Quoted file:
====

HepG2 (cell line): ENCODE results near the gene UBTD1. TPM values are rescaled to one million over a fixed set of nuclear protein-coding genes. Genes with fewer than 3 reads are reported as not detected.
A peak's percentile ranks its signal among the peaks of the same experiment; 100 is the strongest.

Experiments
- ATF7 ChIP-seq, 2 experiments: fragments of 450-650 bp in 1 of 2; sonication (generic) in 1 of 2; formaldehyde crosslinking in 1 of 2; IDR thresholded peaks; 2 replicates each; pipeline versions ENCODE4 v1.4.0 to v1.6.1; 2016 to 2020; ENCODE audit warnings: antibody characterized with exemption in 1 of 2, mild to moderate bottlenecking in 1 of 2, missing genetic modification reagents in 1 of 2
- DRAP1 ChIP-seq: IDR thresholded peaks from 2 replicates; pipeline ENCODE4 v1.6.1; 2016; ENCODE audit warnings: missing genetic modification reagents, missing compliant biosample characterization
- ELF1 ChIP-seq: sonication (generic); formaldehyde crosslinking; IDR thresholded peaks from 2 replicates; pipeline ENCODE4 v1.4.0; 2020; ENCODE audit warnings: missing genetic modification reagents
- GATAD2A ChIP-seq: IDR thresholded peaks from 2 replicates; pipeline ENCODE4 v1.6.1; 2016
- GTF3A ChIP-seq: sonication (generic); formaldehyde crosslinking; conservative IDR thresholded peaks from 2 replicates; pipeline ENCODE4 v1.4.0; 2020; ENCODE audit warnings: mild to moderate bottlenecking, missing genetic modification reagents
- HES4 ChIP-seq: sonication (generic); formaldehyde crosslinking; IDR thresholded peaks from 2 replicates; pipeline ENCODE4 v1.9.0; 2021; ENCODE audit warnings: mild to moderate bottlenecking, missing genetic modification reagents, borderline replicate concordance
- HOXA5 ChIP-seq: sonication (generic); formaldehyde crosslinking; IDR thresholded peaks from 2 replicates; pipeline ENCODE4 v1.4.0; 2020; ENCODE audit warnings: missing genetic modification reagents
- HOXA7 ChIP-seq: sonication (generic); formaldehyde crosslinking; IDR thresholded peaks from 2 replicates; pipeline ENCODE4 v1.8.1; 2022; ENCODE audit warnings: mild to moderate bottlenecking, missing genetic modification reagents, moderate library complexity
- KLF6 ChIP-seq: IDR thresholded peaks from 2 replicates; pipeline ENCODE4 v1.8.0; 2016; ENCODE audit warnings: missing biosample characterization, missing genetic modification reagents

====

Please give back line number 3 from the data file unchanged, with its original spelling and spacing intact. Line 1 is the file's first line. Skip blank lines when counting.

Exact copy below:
Experiments